Selling covered calls and cash-secured puts can help investors generate additional income, increase their probability of success, decrease their volatility of returns, and lower their overall risk when compared to buying stock.
Vertical spreads are fairly versatile when taking a directional stance. But what if you're stuck in a range-bound market? Consider the iron condor.
When faced with high volatility, many options traders turn to these five strategies designed to capitalize on elevated volatility levels.
Suppose you buy a call option at a given strike price. Now what? The Theo Price tool on thinkorswim can help you assess what it could mean for your trade if the underlying stock reaches your price target by a certain date, if it goes the other way, if implied volatility changes, and more.
When you make an options trade, you’re not typically locked into it until expiration. You can place an order to close it out most of the time. Here are three things to ask yourself when considering an options exit.
When your stock options trading strategies aren't working as expected, it could mean you have to revisit the strategy, change your trade position sizes, or tweak a few strategy parameters. Here are some ways to fix the problem.
When trading options on futures contracts, the number of choices available—delivery months and options expiration dates—can be overwhelming. Follow the volatility curve to help you whittle it down.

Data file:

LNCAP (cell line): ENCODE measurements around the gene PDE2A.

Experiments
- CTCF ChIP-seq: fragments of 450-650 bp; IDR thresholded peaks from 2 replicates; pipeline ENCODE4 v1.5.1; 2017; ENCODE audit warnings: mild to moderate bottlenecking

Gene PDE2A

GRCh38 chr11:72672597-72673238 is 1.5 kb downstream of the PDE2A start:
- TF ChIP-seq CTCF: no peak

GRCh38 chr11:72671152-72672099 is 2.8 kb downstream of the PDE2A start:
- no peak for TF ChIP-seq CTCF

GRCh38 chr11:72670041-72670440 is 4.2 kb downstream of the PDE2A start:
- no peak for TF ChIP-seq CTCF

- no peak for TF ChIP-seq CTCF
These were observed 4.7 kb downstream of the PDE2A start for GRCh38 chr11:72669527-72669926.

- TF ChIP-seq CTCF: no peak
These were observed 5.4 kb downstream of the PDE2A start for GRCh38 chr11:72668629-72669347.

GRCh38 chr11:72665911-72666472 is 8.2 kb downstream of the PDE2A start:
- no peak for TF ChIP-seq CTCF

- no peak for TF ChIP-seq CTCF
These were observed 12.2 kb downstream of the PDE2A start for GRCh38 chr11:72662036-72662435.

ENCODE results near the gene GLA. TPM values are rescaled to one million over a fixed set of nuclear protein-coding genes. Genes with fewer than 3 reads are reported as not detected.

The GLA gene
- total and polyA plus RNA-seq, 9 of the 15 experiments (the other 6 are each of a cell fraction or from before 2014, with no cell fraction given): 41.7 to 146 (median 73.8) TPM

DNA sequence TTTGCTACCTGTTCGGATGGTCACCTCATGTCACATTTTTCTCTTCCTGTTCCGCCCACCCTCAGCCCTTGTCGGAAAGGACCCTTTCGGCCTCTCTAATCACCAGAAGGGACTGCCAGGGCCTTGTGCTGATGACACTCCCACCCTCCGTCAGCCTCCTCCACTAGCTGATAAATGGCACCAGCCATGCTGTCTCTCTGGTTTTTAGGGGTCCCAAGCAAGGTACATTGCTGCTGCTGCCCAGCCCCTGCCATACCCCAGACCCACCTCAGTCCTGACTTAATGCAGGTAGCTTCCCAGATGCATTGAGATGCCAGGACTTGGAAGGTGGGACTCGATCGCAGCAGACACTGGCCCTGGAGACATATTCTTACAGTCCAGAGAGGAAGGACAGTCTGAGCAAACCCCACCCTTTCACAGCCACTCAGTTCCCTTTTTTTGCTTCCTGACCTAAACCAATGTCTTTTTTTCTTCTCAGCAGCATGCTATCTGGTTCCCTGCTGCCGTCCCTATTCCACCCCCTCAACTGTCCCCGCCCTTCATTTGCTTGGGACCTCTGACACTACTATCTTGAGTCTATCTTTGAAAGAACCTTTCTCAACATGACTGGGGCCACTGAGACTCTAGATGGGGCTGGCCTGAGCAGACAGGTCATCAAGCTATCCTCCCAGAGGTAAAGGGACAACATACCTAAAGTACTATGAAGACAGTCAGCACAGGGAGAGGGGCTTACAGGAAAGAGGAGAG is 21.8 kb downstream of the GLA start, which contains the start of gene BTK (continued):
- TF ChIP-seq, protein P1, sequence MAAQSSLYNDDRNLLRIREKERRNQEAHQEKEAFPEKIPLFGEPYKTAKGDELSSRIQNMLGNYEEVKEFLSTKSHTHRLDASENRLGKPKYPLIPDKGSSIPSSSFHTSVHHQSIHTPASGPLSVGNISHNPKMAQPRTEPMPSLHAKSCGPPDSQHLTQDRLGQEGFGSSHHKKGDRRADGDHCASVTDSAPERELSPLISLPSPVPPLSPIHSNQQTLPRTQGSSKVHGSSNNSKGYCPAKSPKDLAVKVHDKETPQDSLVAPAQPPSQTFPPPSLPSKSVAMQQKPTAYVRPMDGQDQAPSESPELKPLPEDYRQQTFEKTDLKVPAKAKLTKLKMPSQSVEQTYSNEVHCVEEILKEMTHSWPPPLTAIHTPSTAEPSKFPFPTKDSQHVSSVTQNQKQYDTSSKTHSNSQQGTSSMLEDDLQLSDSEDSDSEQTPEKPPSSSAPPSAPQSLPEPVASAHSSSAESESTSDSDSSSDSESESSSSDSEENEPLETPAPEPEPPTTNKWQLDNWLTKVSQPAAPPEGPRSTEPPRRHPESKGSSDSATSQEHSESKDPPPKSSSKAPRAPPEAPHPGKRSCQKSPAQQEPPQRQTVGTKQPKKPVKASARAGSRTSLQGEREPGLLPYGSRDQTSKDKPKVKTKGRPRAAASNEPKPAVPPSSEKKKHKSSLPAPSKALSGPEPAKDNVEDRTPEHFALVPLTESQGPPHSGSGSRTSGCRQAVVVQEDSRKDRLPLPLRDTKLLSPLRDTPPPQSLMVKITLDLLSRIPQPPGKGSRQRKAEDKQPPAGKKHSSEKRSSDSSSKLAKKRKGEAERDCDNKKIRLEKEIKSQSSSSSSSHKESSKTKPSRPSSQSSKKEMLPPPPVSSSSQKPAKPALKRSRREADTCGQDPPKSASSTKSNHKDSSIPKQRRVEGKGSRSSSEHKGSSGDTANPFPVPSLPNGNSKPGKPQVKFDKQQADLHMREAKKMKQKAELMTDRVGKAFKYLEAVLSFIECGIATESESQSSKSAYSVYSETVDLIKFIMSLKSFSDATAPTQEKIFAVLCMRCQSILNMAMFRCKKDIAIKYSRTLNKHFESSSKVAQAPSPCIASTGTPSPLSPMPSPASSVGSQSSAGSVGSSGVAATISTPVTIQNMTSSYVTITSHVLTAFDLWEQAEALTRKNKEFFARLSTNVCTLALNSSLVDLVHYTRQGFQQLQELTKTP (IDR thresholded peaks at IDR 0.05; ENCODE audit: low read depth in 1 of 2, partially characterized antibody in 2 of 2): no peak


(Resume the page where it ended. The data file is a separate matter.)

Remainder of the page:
Should you switch from trading long options strategies to short options strategies when volatility levels are high? Sometimes prices are high for a reason.
Earnings season can be a time of higher-than-typical volatility, which can mean an increase in risk as well as opportunity. Learn some of the options trading strategies you might use during earnings season.
Trading a stock around earnings day isn’t always simple. There tends to be volatility risk. It also helps to really know the company’s fundamentals.
Learn how a collar strategy—a covered call and a protective put—might be a way to manage stock risk.
When volatility falls, many option traders turn to these five strategies designed to capitalize on depressed volatility levels.
Looking for volatility exposure? Learn about volatility products including VIX options.
Learn the difference between implied and historical volatility, and find out how to align your options trading strategy with the right volatility exposure.
Selling call and put options can be risky, but when used wisely, experienced traders can use this strategy to pursue their investment objectives. Learn the basics of shorting options.
Beta, a method of measuring an investment’s volatility relative to the broader market, is one way to gauge risk. It works even better when you remember to re-measure.
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Content intended for educational/informational purposes only. Not investment advice, or a recommendation of any security, strategy, or account type.
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